- Composting allows you to create rich nutrients that you can put back in your garden.
- The most successful compost will have multiple layers of organic material.
- Through composting, you can reduce your carbon footprint and increase the health of your garden.
We all have learned that we leave a carbon footprint on this ever-shrinking earth. Your carbon footprint is a way to measure how much you might be negatively impacting the earth. The goal is to minimize your footprint as much as possible. We do that by avoiding single-use plastic containers, repurposing items and recycling them. Composting fits right in with these.
Let’s Take a Class: Composting 101
Composting is assembling ingredients together in the correct balance to cause organic material to decompose, forming humus-rich compost. Let’s break it down. Your compost heap can use any plant-based material. The used coffee grounds and tea bags with the paper can be added to your pile. The peels from the squash or potatoes or cucumbers should be included. Apple cores and banana peels can go in.
Any part of a plant can go in your pile. From your yard, you can add the grass clippings and leaves in the fall. All the plants from your garden can be added when they finish producing. You can even add used paper if you shred it first.
That is one of the secrets to making compost. Size is everything. The smaller the pieces when you put them in the compost bin, the faster they will decompose. You can pull the tomato plant out of the ground after the last tomato is picked and throw it into your compost pile. It will take at least a year to decompose.
If you take the time to chop it up into smaller pieces, you will have compost much sooner. If you don’t have a lot to chop up, you can just use your garden clippers. If you have a lot of material, like during fall cleanup, you might want to use a hedge trimmer or a hand saw.
The two ingredients in your compost are nitrogen and carbon. The easy way to remember this is carbon is the brown material like fall leaves, straw, and dried plant material and paper. Nitrogen is the green material like fresh grass clippings, lettuce leaves, and even weeds. You want to have about twice as much brown material as green.
Layer your compost material, starting with a layer of brown, then green, and continue alternating until your compost bin is full. Water each layer as you add it so that the material is damp, not soaked. Add a shovel or two of garden soil to provide the microorganisms that will break down the material.
Tip: Do not put animal products like bones, meat, or any fat in your compost. Also, avoid dairy products. These will attract pests, including the neighbor’s dog, as well as wild animals and flies. It also can cause your compost to smell. A good compost pile should never have an unpleasant odor. Eggshells are fine. Also, don’t try to compost biodegradable plastic cups in a home compost bin—they take way too long to break down. Take them to your municipal composter.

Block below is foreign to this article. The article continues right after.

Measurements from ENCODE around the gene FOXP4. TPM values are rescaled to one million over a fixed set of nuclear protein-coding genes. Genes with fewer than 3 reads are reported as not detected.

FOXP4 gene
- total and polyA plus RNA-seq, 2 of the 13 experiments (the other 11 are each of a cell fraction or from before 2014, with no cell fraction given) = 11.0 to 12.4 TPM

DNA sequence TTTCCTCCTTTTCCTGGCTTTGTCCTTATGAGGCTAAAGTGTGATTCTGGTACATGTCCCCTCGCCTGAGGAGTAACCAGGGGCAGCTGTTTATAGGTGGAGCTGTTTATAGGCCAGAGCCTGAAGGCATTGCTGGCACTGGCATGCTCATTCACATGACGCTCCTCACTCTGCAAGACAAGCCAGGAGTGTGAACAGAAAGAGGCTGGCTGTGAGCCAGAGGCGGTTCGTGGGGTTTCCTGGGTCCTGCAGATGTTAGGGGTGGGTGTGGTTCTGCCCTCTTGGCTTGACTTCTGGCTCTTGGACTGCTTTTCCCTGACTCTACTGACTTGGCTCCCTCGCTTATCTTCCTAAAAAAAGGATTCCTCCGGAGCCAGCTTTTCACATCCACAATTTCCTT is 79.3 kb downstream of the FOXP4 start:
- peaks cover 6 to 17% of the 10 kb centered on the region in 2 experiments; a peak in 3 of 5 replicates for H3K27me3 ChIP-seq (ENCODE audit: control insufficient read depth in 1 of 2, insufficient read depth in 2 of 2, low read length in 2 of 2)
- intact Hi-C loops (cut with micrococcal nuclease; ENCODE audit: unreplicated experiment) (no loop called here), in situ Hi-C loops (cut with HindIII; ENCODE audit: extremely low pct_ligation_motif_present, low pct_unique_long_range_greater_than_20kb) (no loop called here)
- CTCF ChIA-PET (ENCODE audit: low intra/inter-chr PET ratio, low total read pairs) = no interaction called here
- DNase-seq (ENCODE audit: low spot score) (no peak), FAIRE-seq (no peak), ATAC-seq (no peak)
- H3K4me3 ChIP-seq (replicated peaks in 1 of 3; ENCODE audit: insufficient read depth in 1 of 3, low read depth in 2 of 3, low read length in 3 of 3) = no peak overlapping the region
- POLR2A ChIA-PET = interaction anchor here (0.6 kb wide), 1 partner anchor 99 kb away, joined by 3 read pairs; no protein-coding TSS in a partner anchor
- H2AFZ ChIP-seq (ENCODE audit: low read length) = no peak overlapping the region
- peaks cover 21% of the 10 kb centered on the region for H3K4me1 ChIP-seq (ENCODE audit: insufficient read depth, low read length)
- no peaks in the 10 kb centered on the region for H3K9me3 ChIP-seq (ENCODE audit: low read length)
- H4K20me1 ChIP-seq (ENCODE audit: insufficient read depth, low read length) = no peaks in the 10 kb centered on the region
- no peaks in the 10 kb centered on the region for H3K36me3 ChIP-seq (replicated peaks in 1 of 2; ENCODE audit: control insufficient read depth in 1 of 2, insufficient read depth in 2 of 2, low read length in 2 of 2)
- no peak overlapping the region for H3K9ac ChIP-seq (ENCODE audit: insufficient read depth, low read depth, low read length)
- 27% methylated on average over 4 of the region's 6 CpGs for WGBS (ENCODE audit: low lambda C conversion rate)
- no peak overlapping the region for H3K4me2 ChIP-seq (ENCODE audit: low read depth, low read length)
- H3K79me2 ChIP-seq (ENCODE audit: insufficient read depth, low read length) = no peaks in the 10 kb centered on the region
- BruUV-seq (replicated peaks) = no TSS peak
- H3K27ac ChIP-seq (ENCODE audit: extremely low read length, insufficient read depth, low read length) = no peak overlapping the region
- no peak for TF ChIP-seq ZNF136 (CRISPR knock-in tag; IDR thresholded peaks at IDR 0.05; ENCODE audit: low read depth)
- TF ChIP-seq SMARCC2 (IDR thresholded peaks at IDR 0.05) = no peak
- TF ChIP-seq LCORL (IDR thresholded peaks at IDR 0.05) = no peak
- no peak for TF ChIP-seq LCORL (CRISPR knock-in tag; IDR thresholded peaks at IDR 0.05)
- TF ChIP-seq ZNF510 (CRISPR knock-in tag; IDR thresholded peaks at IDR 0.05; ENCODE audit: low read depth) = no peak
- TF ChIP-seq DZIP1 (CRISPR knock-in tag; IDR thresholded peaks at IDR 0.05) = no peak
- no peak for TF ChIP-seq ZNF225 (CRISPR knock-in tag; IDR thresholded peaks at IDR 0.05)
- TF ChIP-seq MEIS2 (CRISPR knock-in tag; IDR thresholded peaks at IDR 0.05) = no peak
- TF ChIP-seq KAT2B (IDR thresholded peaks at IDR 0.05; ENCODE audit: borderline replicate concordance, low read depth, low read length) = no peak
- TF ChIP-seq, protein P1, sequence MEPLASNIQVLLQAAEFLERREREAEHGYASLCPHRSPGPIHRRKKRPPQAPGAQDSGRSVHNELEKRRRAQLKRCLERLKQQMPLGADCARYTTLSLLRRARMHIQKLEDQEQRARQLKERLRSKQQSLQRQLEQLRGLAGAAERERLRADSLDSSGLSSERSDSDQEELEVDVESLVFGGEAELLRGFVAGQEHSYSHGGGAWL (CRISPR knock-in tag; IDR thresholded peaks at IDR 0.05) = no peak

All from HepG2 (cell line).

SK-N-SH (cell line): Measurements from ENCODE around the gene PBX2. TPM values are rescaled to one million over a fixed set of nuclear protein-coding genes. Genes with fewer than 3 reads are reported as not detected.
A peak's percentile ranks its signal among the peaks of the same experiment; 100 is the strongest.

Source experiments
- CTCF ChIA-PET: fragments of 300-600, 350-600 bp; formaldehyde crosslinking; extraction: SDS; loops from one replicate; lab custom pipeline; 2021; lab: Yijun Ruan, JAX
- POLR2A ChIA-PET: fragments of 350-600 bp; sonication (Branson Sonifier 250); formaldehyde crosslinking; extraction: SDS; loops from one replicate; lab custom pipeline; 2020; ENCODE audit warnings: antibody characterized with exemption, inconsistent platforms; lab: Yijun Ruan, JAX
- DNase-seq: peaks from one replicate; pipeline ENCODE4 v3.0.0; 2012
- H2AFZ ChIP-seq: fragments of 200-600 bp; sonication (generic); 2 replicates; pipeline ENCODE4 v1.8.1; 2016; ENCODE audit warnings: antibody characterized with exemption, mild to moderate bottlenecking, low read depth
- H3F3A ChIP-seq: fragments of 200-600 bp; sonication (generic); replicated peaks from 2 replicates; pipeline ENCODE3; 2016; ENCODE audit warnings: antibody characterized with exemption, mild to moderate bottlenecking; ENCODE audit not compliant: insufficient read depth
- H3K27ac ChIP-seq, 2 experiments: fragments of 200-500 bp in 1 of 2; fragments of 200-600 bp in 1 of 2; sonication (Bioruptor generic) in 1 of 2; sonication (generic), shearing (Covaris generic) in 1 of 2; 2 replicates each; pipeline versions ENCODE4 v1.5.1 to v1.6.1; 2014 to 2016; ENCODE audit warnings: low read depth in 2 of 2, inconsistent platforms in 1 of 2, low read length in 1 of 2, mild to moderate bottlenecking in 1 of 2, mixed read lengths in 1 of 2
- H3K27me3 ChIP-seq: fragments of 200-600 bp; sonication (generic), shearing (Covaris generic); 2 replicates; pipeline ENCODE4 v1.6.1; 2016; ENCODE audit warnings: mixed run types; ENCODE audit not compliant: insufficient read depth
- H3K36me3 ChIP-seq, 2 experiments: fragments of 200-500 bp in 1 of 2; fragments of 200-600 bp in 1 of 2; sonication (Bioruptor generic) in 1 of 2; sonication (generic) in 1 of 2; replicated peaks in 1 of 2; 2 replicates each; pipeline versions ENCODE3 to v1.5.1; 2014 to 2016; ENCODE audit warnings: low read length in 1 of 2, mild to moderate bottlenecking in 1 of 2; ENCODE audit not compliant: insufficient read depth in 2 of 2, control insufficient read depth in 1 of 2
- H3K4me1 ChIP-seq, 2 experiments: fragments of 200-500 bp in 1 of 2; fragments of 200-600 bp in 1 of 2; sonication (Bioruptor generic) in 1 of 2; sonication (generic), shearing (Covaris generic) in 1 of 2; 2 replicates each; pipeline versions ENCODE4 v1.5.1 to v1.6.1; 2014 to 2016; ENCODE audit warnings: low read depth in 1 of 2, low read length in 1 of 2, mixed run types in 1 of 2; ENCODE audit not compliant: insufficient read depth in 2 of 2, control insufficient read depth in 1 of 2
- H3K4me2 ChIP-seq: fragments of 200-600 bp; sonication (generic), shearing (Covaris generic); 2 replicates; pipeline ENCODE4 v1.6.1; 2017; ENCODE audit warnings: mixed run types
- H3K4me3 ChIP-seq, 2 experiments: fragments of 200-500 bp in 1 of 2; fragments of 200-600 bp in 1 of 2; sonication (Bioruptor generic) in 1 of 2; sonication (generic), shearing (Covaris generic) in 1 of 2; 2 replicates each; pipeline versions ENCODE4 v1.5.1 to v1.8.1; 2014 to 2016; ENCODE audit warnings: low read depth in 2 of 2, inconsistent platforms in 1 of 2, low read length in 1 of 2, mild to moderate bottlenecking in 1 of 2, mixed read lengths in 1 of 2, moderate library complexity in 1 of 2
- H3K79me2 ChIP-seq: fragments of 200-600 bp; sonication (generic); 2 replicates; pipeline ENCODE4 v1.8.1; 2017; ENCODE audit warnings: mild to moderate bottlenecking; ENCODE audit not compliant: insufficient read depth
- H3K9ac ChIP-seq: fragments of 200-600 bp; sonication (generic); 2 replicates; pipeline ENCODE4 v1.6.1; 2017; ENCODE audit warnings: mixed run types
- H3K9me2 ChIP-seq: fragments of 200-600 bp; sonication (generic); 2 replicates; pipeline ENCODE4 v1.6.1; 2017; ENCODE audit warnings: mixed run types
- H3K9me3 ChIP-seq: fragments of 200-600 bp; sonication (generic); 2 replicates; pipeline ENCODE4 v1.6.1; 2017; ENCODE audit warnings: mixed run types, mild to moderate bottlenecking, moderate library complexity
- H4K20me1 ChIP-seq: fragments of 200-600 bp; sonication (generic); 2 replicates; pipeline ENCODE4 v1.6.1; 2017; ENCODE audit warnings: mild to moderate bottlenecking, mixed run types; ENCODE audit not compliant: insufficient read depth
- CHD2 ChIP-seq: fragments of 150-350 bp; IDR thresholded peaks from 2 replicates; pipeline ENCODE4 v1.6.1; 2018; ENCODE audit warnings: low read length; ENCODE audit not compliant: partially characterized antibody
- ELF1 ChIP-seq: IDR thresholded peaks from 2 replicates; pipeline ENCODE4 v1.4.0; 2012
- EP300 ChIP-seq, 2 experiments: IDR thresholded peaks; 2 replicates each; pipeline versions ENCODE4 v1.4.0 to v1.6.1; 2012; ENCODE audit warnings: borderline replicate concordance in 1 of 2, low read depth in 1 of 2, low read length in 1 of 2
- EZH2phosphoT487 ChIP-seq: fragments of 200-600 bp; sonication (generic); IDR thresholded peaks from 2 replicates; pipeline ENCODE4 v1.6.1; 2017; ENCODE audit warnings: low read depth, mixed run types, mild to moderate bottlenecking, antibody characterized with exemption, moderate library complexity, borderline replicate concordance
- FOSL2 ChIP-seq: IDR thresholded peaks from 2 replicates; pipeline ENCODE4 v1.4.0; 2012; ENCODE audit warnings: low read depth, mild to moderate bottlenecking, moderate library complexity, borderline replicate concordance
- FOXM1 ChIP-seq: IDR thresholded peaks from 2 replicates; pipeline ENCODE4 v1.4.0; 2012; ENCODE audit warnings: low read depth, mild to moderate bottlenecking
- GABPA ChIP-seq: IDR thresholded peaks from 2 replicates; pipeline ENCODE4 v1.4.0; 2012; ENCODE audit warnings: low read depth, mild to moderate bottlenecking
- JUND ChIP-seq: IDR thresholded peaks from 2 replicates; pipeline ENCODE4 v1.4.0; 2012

Make Composting Easy with Help from Park Seed!
Frequently, the compost bin is constructed in a square 3-5 feet tall. You will need some type of structure for your compost to “cook” in, and, yes, it does get hot as a byproduct of decomposition. It is not surprising for the material to be steaming when you turn it. Turning is the process of mixing the material as it starts to break down. You want to kind of fluff it up. It adds oxygen to your pile. The easiest way to do this is with a garden fork. The more often you turn your pile, the faster it will turn into compost. Once a week is ideal.
If this sounds like a deal-breaker to you, there is an easier way. Park Seed offers a barrel-type container for you to make compost in. The Compost Wizard Starter Kit includes everything you need to start composting. All you have to do is turn the crank to mix the materials. No shovel or fork, and no heavy lifting! When your compost is ready to use, you simply roll the compost bin to the location you want to add compost to. It’s clean and completely contained, so you don’t have to worry about keeping pests out.
Composting: What’s in it for me?
Did you know that as much as 60% of landfill waste is organic material that could have been composted? If everyone would compost even a portion of their organic waste, it would make a huge difference in the lifespan of a landfill site. Landfills release methane, which is very damaging to our environment.
The immediate result of composting is you have provided yourself with a material that will replace some if not all the chemical fertilizers you may have been using. When you improve the soil in your garden by adding compost, your plants will grow better, and you will have higher yields.